The smartest way to make money is to make your money make money for you. That’s not just a clever alliterating tongue twister. It is wise advice most financial experts agree with. Your money needs to be put into the kind of investment that will allow it to grow.
Wishful thinking doesn’t apply here. You need to be proactive with your cash. The good news is you don’t need a lot of money to kickstart your investment portfolio. Even $500 is a good place to start. Here are some ways to make your money make more money.
1. Find the Cash
First, you need that operating capital. We’re talking cash flow. Maybe you’ll apply your tax refund toward this plan. Good call. Another approach would be to start saving. There are plenty of ways you can save on grocery shopping and utility bills. The key is to take that money you would have spent and put it aside.
For instance, suppose you’re used to paying $100 a month for electricity, but you go on a spree turning off lights, washing clothes during off peak hours and unplugging all those energy vampires. Your next bill comes along and it’s just $80. That’s awesome, but now you need to take that $20 and set it aside.
The same principle applies if you make cuts in your daily life. Skip Starbucks? Put the $4 into a jar. Bag your lunch? Put the $15 you would spend on a sandwich into a jar. Swearing in front of your kids? One dollar in the jar for every cuss word. Before you know it, that jar will be overflowing with greenbacks. This can become your first investment nugget.
2. Sign Up For Your Company Retirement Plan
Most companies have a retirement plan that allows deductions to be taken right out of your paycheck and deposited into a 401(K). You don’t even get your hands on that money. That’s a good thing. You get to set the amount you invest.
It can be as little as 1% of your weekly paycheck. You’ll hardly miss that, but at the end of the year, you’ll have a nice little nest egg growing. Up for a raise? Then up your contribution. The big bonus if is your employer makes matching contributions. Talk about a sweet deal.
What if you’re working for a small company or self-employed? You can set up your own retirement plan with automatic withdrawals from your own bank account to go into a retirement plan. It’s still your money and you still have access to it. You would just pay a tax penalty for early withdrawals, as you do on all retirement plans.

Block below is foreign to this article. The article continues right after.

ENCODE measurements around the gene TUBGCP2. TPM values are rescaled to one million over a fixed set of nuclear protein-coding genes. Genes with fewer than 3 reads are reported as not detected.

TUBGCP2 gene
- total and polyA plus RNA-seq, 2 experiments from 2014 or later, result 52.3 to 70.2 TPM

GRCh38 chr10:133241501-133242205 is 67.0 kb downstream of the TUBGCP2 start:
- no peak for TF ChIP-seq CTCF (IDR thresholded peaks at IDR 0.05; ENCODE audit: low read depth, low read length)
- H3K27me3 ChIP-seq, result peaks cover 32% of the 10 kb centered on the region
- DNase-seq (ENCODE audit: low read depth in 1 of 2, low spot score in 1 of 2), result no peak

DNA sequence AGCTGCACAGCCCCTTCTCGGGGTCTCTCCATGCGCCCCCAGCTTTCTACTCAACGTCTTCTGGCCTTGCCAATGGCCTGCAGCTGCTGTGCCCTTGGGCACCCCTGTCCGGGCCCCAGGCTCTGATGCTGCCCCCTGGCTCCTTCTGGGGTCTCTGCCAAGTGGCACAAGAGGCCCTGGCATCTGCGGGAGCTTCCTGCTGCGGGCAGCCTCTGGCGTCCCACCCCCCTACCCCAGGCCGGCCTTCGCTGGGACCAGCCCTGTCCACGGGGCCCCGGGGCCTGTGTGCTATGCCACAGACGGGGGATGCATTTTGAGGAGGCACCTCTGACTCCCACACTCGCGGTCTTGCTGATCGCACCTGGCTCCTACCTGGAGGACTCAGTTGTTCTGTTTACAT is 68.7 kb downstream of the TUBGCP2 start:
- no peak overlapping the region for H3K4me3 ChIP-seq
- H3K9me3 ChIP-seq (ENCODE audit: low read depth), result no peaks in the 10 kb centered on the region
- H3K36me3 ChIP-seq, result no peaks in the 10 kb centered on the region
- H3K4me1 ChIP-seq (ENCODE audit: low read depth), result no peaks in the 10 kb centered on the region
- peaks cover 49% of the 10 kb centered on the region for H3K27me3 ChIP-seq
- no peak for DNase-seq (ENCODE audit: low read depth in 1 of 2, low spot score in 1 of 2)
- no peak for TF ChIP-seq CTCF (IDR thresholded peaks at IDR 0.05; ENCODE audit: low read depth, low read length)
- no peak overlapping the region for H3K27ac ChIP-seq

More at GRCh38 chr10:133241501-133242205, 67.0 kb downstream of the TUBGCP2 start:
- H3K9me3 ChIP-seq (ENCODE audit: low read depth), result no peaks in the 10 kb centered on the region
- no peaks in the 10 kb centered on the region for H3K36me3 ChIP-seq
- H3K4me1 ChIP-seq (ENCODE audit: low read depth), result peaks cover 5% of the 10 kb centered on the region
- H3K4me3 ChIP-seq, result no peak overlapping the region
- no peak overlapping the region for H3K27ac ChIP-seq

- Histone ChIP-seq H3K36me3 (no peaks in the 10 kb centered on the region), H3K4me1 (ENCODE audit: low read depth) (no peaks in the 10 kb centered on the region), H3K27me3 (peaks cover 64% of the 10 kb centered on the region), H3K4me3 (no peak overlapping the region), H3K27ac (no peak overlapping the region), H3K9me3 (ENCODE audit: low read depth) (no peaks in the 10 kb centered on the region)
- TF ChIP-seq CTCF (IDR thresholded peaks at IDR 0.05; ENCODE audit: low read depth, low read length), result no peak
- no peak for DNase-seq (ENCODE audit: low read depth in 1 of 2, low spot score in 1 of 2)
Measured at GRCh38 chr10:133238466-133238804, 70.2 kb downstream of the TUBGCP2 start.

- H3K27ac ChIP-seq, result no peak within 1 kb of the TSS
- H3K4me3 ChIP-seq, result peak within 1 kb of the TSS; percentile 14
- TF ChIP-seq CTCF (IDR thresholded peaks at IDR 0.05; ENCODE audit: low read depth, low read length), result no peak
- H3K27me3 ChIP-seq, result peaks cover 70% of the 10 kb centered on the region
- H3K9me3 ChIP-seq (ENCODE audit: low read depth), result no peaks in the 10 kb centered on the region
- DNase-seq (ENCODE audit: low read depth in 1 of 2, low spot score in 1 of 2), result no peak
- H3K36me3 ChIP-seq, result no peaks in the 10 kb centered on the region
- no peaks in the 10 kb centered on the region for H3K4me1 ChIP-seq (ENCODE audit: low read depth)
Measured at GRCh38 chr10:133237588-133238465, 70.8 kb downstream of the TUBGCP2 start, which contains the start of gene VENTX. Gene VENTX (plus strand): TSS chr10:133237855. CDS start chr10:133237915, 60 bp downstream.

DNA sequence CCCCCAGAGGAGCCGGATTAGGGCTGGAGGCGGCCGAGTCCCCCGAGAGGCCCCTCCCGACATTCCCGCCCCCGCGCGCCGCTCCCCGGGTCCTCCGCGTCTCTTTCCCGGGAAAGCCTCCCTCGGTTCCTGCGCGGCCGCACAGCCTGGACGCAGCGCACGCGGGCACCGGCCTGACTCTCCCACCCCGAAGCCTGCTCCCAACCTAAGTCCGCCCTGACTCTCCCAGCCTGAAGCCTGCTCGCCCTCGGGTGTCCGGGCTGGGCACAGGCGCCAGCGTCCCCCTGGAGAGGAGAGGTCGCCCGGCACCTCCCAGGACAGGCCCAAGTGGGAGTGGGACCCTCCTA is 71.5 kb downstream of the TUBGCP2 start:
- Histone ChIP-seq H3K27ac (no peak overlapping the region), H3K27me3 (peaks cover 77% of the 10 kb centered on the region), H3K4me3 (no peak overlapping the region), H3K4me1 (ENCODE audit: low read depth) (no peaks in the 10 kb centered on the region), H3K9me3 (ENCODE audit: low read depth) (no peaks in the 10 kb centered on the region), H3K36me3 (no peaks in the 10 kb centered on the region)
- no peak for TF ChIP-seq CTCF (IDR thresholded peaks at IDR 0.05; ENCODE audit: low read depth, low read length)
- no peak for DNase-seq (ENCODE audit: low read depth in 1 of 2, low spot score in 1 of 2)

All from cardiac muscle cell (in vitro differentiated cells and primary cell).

3. Put Your Money Into Mutual Funds
Now we’re getting into some heavy-duty investment opportunities. Putting your money into a mutual fund is like putting your money into a giant pool of investors. Depending on the fund, you could be investing in commodities, technology and various businesses, or all of the above. As those entities thrive, your investment grows — making money from making money.
Mutual funds come with various levels of risk. A low-risk fund offers a small yield, but your initial investment is safe. There are also mid-level and high-risk funds. You also can be proactive and search out your own fund to invest in.
You might even explore investing in individual commodities like gas or oil. The caution is you have to be on the lookout for potential scams. There are some brokers who can sniff out your inexperience with investing and take you for that proverbial “ride”. See, for reference, “The Wolf of Wall Street”.
The other option is to work with a proven money manager like the one you would find at your bank. They’re going to take a small slice of the pie for their effort of managing those funds, but you won’t have to worry about moving things around. Just wait for your statements to see how you’re doing.
4. Invest in Savings Bonds
While you figure out where to put your money, you can park it in a savings bond. These are also known as U.S. Treasury securities. Yes, you’re investing in the good old U. S. of A. As you might expect, you’re not going to get rich off these bonds. However, you can get a little something even with a $100 investment. The bonds are also time sensitive. Once you invest, your money it is “stuck there” until the bond matures. That could be anywhere from 30 days to 30 years. You make the call.
Always keep in mind investing is a long game. You’re not going to strike it rich overnight. Again, that’s a good thing because it sets you up with a certain level of financial security.